It’s that time of year again, when stores, living rooms, and offices echo with the familiar songs of Christmas. Just stop and listen, and you will hear people singing along to their favorite holiday songs. Some people are great singers — quite happy to belt it out. Others are more reserved, preferring to lip-sync under their breath.
But what often unites them — both the proud vocalists and the shy lip-syncers — is a failure to sing the correct lyrics! Have you, your spouse, or your family members ever been guilty of singing these incorrect Christmas lyrics?
“Later on, we’ll perspire, as we dream by the fire …”
“Sleep in heavenly peas … ”
“Deck the halls with Buddy Holly, fa-la-la-la-la …”
I admit it. I spent many years singing a lot of wrong lyrics. Thankfully, my wife Heather is a song lyrics specialist, and for the past 22 Decembers she has patiently taught me the correct words to many of our holiday favorites.
But it isn’t only in our living rooms or offices where mistakes are made with Christmas songs. When we come to church, some of the most famous Christmas hymns we sing have some unfortunate errors that don’t pass a biblical fact check. What are some of the errors that most people sing without ever noticing? Let me share four of them:
1.) ‘We Three Kings’: ‘We three kings of Orient are; bearing gifts we traverse afar’
Matthew tells us that “wise men” from the East traveled to Jerusalem, looking for the Christ child (Matthew 2:1). The famous hymn says that these men were kings. But the Bible says these men were not kings, but “magi”— professional astronomers or astrologers.
When the magi studied the sky, they saw the supernatural star and traveled to discover the king as foretold by the Old Testament. The song speaks of three men, but the Bible gives no exact number. There may have been three, or seven — or 15. The traditional number three comes from the three gifts presented: gold, frankincense, and myrrh. But by the time the magi finally arrived – Joseph, Mary, and baby Jesus were already living in a house (Matthew 2:11).
2.) ‘The First Noel’: ‘On a cold winter’s night that was so deep’
Christians have been celebrating Jesus’ birth on Dec. 25 since the days of the Roman Empire. As a result, many people associate Jesus’ arrival with cold weather and bleak, winter nights. Nativity scenes typically depict Mary and Joseph huddled around the manger with coverings to shelter them from the cold.
“On a cold winter’s night that was so deep …”
This classic carol mentions the “cold winter’s night” — but the Bible doesn’t actually give us the precise month or day of Jesus’ birth. Many experts contend that Israelite shepherds didn’t sleep outdoors with their flocks during the coldest months of the year. In reality, Jesus may have been born in the spring — perhaps March or April.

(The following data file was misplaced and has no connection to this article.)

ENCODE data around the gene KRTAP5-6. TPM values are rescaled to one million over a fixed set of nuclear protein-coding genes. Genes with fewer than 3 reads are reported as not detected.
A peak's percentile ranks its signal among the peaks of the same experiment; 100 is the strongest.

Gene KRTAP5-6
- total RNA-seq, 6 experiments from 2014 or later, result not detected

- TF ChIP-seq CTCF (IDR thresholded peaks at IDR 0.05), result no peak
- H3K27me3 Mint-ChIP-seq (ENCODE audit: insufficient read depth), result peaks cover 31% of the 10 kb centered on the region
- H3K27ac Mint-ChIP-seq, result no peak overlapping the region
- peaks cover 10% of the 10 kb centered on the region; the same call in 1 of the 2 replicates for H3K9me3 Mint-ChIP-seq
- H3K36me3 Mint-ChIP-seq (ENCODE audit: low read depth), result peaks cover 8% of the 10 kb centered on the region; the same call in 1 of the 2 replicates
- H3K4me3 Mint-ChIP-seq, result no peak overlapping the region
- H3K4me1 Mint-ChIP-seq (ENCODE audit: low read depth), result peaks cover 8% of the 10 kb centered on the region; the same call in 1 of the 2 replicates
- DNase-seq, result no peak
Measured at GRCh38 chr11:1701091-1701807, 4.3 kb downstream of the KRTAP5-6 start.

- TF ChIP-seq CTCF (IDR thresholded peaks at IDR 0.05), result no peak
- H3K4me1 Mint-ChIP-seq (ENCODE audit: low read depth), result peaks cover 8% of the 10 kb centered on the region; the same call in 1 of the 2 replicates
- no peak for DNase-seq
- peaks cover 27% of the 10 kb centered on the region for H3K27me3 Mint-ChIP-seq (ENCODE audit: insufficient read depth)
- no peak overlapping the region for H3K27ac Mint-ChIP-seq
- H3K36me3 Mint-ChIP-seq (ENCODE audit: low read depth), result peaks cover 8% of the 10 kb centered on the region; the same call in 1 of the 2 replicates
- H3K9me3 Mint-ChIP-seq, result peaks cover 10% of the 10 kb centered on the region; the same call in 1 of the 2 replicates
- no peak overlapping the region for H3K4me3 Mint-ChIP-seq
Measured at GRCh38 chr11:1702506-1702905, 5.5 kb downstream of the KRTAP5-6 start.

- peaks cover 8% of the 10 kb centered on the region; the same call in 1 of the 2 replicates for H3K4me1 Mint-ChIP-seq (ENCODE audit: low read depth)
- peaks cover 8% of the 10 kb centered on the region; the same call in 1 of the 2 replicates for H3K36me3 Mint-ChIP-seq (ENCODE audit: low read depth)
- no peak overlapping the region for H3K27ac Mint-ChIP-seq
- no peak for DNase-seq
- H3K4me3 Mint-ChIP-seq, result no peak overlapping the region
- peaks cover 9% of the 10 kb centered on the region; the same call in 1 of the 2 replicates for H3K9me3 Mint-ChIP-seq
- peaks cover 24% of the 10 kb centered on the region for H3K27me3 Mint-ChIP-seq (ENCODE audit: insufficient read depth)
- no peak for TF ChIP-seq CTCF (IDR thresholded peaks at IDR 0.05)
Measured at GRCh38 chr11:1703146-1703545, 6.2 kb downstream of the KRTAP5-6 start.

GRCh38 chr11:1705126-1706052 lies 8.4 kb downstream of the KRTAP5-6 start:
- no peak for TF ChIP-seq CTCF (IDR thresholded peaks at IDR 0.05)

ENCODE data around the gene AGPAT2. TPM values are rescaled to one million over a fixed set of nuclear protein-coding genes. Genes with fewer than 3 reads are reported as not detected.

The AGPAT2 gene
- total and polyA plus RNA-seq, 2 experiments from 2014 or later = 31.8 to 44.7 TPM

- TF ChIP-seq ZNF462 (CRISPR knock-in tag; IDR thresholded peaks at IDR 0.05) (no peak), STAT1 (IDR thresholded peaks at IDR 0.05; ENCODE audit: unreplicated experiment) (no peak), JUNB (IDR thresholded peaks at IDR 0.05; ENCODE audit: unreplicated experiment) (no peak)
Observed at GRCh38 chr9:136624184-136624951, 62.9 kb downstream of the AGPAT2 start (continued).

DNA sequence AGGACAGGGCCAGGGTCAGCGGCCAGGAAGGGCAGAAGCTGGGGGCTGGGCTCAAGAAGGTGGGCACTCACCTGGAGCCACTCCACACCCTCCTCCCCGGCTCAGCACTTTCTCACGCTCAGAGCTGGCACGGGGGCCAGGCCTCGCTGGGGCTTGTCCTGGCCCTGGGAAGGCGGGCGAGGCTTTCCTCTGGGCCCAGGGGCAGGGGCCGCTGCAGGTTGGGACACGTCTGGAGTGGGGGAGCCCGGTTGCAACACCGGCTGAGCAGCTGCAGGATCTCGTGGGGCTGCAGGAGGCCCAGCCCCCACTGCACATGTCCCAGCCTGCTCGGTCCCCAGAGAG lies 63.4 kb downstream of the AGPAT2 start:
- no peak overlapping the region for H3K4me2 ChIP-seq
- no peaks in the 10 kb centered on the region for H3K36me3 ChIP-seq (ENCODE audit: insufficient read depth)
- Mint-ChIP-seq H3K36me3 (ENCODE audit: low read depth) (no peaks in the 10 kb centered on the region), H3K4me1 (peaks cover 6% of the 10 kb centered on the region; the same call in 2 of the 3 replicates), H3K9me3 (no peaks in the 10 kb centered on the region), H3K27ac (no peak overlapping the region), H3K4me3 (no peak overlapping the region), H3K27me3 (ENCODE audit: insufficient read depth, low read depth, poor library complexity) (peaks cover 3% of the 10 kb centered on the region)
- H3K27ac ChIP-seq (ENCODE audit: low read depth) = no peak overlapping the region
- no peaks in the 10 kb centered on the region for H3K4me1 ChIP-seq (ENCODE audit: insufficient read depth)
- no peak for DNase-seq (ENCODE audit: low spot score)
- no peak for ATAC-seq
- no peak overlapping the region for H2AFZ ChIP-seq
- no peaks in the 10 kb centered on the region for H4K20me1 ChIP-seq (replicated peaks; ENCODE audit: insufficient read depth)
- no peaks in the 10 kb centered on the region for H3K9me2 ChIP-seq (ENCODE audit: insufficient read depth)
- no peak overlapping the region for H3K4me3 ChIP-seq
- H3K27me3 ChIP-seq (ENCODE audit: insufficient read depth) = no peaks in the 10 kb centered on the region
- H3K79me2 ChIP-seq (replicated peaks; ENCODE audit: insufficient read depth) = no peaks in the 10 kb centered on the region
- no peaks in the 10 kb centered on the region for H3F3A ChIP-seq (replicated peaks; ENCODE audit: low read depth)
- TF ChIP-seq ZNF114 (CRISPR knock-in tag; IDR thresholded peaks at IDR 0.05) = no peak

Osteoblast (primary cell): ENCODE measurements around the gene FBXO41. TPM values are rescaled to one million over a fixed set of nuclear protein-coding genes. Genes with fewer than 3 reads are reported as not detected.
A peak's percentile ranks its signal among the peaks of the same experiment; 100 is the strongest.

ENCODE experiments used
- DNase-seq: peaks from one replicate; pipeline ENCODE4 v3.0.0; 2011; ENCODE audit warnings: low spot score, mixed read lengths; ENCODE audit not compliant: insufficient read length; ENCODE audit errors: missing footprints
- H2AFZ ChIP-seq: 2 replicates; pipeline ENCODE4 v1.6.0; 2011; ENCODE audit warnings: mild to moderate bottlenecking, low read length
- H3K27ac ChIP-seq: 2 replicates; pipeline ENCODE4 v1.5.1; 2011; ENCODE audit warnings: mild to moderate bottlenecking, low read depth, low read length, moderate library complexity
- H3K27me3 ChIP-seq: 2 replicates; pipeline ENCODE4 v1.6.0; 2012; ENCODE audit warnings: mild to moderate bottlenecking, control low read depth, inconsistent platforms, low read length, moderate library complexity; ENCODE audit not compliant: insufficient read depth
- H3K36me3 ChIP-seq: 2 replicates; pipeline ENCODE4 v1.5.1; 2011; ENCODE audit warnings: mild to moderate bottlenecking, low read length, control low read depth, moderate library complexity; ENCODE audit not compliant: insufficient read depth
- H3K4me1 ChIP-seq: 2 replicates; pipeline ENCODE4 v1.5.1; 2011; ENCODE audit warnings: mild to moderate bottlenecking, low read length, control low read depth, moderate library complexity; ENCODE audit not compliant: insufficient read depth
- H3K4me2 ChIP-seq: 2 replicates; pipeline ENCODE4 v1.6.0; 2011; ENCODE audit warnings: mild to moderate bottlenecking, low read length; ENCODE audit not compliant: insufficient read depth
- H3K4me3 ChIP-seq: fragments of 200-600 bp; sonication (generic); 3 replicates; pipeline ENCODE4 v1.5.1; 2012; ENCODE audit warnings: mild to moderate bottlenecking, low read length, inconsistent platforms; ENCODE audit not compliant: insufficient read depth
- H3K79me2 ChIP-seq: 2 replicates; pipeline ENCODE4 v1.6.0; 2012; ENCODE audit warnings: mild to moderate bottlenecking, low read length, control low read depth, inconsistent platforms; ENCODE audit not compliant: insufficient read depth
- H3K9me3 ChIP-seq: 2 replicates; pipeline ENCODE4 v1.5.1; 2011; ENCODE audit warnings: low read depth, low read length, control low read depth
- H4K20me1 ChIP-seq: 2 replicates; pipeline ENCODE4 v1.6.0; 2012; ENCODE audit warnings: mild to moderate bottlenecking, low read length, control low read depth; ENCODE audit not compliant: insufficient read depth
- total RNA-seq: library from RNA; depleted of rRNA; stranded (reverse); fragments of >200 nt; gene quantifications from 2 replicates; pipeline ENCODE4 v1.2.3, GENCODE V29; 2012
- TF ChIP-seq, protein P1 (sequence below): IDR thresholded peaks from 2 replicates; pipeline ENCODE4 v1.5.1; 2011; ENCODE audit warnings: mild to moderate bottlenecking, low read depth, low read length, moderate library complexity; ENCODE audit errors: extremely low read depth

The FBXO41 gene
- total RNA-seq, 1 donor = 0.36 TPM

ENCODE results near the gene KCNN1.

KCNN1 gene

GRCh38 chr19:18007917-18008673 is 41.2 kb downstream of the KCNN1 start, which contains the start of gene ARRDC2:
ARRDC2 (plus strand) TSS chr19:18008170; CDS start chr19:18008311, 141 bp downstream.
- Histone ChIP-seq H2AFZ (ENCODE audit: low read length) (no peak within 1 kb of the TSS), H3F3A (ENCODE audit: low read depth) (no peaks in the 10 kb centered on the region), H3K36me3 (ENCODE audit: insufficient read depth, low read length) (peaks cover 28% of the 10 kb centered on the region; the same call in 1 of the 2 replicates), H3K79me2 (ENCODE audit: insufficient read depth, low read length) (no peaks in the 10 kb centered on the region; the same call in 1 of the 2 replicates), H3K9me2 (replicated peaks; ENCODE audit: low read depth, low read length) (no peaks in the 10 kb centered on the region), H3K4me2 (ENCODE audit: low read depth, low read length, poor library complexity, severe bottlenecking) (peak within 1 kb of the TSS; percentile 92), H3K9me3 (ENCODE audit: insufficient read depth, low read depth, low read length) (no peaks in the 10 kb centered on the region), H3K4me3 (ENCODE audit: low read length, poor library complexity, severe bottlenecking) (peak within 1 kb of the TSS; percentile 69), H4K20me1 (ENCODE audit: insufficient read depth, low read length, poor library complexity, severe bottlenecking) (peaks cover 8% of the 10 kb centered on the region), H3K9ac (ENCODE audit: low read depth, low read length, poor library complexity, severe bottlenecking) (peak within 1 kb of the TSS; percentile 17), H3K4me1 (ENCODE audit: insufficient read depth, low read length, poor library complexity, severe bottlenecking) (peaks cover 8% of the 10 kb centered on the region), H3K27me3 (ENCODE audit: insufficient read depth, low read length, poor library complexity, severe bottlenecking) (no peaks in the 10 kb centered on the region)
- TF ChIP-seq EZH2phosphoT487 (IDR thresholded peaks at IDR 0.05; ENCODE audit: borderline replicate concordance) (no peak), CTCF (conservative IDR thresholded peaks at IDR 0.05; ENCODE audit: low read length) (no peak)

3.) ‘Away in a Manger’: ‘But little Lord Jesus, no crying He makes’
How many Christmas pageants feature a rendition of “Away in a Manger” performed by children in costume? We love to hear their sweet voices sing about the baby Jesus. But are we really to believe that Jesus didn’t cry? Scripture teaches that Jesus was 100 percent human — often weary and hungry, just like you and me (Mark 11:12). His mother gave birth normally and He grew normally (Luke 2:52). So Jesus must have uttered the normal cries of an infant, too. As a theologian and a father of six children, I am very confident that the night Jesus was born was not a “silent night” after all.
4.) ‘Silent Night’: ‘Radiant beams from Thy holy face’
Many Hollywood movies take artistic license when they transform books into films. Songwriters are known to do the same, as they create pictures with words. While it is a beautiful sentiment to picture the baby Jesus with a visible glow of deity, the Bible does not make this the point of emphasis.
How did the shepherds know they had found the promised Messiah? It wasn’t “radiant beams” from His face — but the fact that He was wrapped in swaddling cloths lying in a feeding trough (Luke 2:12).
I love all these classic Christmas hymns, and I sing them with joy every year. I’m not suggesting we should eject these songs from our services because of their inaccuracies. But since music is so powerful in how it impacts our mind and soul, we should care that the songs we sing reflect the truth of the Scriptures.
With every song we sing at Christmas, we should stop to see if these things are really so (Acts 17:11). God is honored when we sing and make melody in our hearts (Eph. 5:19) — but even this should be in accordance with the actual truth God has revealed. In short, when it comes to Christmas, trust the Bible — not a song!
The Christmas season is officially here, which means nonstop holiday music. People young and old will be smiling and singing along, and you should join them. The birth of Jesus the Savior is worth celebrating! But if you want to know the actual song lyric that is being played on that loudspeaker at the mall, you shouldn’t ask me. My track record hasn’t been so great in the days of Christmas past. You’d better ask my wife.
Ryan Day is senior pastor of Grace Baptist Church in Hazleton, Pennsylvania, where he has served for 17 years. He is a regular contributor to FaithZette.